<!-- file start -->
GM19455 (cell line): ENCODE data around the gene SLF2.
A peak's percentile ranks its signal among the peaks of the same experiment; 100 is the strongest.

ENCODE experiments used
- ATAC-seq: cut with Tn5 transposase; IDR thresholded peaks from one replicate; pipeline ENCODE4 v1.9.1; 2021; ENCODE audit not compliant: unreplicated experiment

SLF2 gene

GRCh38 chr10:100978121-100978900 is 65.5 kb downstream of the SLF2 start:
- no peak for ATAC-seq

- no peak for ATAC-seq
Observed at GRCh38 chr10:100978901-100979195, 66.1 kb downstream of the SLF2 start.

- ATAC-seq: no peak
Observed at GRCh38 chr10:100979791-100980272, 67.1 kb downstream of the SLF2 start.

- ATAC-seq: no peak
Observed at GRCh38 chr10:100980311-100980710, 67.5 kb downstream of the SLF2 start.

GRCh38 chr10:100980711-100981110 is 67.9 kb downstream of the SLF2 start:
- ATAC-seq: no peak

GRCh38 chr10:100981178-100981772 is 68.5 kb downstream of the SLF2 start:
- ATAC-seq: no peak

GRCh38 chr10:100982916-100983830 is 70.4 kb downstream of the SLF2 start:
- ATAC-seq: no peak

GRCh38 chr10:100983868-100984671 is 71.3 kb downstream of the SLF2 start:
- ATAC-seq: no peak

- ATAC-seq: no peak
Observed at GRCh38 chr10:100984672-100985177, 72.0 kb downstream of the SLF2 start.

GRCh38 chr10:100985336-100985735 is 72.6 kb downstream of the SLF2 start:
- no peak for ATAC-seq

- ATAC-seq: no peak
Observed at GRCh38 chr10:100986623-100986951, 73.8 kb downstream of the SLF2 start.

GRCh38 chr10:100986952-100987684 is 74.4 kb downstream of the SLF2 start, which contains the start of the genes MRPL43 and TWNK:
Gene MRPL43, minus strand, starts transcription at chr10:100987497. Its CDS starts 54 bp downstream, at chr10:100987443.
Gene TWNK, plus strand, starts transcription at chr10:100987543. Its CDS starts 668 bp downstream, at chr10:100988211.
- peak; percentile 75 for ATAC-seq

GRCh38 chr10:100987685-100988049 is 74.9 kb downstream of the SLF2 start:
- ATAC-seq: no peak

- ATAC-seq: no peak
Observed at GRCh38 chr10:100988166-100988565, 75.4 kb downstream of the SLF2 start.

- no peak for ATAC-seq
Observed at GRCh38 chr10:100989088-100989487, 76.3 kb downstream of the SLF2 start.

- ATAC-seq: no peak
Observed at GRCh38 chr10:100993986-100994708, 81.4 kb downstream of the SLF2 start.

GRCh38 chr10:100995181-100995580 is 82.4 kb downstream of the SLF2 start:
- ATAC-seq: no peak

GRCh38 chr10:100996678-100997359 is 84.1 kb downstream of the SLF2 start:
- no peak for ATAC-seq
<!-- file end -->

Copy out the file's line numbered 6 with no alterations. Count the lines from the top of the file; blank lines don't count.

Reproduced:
GRCh38 chr10:100978121-100978900 is 65.5 kb downstream of the SLF2 start: